Luana Ramos | October 3, 2014 - 15h20 | CIBIO’s Auditorium, Campus de Vairão

STUDENT SEMINAR IN BIODIVERSITY AND EVOLUTION

 

 

The wildcat (Felis silvestris) is endangered by many threats, mainly human related. The concomitant effects of these threats are causing an increased contact between the wild and domestic subspecies with a consequent growth in hybridization, with potential introgression of domestic genes into the wild genepools. Many studies have been performed across Europe detecting distinct rates of hybridization. In particular, previous studies in Iberian Peninsula found low introgression with few hybridization events restricted to Portugal, although more recent studies indicate that admixture is probably more spread through Iberia. On the other hand, despite the evidences of possible introgression, African wildcat (F. s. lybica) is still poorly studied. In this study we aim to assess the hybridization between the domestic and the European wildcat across Iberia, including some studies at population level, and to provide some insights into the northern African subspecies, using a carefully chosen microsatellite set combined with Bayesian-based approaches. The results might help to improve conservation measures, ensuring the long time survival of this endangered feline.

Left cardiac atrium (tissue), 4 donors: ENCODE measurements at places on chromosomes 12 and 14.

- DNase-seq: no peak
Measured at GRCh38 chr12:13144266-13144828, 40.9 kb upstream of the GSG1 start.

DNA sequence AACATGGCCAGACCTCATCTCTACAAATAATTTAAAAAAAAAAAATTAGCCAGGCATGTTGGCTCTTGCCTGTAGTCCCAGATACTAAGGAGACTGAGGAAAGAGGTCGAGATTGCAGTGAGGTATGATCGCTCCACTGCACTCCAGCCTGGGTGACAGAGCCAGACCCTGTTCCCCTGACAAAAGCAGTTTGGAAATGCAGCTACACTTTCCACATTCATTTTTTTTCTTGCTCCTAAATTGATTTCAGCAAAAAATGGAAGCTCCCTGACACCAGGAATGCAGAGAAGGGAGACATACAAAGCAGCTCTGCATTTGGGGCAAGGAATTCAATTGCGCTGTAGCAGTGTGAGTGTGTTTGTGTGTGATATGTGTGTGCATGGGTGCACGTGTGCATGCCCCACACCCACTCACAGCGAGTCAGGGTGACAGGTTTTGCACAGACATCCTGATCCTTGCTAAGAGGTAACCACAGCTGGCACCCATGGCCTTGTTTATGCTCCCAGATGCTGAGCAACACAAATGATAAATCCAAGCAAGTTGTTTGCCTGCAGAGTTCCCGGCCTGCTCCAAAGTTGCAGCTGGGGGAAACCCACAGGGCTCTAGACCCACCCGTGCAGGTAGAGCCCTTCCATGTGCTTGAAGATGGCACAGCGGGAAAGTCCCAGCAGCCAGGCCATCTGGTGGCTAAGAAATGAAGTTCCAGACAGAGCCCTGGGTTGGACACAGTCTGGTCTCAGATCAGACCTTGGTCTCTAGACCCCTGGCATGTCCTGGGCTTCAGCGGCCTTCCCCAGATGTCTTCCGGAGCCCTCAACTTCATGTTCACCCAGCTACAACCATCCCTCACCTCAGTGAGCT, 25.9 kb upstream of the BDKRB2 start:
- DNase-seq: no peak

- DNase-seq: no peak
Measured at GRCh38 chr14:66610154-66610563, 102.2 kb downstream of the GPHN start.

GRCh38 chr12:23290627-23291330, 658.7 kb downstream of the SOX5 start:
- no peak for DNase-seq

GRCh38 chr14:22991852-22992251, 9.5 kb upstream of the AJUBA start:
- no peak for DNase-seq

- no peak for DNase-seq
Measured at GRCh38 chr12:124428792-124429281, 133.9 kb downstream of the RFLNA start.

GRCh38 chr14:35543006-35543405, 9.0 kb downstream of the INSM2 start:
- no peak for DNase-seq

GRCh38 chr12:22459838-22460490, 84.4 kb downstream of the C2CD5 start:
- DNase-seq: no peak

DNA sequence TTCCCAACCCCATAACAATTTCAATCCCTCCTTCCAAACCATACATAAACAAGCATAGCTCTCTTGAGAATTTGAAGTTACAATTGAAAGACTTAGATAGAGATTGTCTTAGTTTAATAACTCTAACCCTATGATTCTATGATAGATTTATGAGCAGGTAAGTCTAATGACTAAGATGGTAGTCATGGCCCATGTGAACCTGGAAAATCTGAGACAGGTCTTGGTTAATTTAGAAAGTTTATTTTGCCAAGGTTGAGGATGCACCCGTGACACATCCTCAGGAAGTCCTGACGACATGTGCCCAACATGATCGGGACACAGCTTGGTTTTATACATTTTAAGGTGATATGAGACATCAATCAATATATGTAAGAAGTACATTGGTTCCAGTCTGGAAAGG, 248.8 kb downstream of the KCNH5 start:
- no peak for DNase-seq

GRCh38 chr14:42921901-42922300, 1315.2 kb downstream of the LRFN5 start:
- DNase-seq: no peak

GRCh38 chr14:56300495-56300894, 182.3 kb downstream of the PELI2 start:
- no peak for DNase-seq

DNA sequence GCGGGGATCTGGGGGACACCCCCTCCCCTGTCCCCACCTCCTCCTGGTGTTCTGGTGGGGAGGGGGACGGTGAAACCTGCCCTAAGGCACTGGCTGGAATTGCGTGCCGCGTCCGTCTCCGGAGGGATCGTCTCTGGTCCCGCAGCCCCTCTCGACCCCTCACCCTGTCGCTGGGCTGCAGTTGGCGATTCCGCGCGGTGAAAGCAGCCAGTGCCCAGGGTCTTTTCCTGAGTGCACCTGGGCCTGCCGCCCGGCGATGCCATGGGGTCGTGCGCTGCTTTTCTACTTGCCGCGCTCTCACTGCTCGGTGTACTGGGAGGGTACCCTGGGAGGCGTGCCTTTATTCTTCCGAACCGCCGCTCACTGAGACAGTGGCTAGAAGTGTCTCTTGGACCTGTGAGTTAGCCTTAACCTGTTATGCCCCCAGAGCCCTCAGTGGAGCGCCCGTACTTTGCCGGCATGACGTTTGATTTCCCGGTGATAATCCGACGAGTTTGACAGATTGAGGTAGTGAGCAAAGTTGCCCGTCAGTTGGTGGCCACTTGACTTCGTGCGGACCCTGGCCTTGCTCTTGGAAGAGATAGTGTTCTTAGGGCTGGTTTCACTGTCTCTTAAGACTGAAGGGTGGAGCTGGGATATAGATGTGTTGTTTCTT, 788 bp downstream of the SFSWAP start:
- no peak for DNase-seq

Luana Ramos graduated in Biology by the Faculty of Sciences, University of Porto in 2012, and during her bachelor degree she started working in conservation genetics of the wildcat (Felis silvestris), studying hybridization between wildcat and domestic cat in Iberian Peninsula as an intern student at CIBIO-InBIO. Luana is currently finishing the second year of her MSc degree in Biodiversity, Genetics and Evolution in CIBIO-FCUP, under the supervision of Paulo Célio Alves and Pedro Monterroso (CONGEN Group). She has extended her previous work to her master thesis, during which she focused not only in strengthening the knowledge on the situation of European wildcats in Iberian Peninsula, but also in the study of the African wildcat in North Africa.

 

Image source: Héctor Ruiz Villar